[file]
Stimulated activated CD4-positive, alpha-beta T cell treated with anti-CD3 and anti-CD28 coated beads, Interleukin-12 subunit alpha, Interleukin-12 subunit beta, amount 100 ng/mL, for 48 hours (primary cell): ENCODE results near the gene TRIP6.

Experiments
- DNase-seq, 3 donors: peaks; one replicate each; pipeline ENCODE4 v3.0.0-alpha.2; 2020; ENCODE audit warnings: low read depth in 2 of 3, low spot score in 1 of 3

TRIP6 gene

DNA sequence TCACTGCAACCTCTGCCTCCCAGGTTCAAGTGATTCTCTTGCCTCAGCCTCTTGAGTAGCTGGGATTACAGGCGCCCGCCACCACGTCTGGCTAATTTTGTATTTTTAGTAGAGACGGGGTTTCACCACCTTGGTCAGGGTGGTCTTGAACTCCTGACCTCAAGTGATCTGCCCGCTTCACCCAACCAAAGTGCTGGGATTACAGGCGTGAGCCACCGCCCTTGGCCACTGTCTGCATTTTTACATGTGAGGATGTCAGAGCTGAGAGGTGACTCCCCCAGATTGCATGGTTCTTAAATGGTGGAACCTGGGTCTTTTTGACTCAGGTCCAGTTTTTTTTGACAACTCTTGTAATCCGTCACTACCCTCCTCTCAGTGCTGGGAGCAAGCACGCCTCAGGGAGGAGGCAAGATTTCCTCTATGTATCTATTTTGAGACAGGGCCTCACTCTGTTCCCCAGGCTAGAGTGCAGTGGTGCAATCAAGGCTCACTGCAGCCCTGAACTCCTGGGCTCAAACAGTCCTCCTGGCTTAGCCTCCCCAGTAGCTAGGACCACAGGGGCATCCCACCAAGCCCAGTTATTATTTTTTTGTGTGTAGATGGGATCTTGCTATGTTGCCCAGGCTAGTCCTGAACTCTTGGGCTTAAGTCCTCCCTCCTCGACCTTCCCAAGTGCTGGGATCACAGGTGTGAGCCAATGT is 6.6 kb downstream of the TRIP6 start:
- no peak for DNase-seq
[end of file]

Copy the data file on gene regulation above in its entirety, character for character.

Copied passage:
Stimulated activated CD4-positive, alpha-beta T cell treated with anti-CD3 and anti-CD28 coated beads, Interleukin-12 subunit alpha, Interleukin-12 subunit beta, amount 100 ng/mL, for 48 hours (primary cell): ENCODE results near the gene TRIP6.

Experiments
- DNase-seq, 3 donors: peaks; one replicate each; pipeline ENCODE4 v3.0.0-alpha.2; 2020; ENCODE audit warnings: low read depth in 2 of 3, low spot score in 1 of 3

TRIP6 gene

DNA sequence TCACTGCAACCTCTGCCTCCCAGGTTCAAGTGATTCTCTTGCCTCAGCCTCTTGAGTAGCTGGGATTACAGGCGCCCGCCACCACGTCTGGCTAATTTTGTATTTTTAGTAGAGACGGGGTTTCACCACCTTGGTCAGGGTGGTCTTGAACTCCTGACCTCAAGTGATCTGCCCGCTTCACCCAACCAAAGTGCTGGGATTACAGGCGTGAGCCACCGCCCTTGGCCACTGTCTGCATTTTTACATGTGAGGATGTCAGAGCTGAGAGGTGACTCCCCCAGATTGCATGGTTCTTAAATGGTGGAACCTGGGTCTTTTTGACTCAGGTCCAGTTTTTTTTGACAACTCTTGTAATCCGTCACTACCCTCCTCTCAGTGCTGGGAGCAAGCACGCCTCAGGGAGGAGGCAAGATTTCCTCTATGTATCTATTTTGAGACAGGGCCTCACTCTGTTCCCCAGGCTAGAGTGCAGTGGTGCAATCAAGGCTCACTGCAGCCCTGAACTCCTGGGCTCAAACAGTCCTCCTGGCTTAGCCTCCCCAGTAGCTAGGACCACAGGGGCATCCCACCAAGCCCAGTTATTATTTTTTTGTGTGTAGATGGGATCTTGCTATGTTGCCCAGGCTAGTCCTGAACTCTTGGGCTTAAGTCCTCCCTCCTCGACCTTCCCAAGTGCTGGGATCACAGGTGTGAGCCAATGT is 6.6 kb downstream of the TRIP6 start:
- no peak for DNase-seq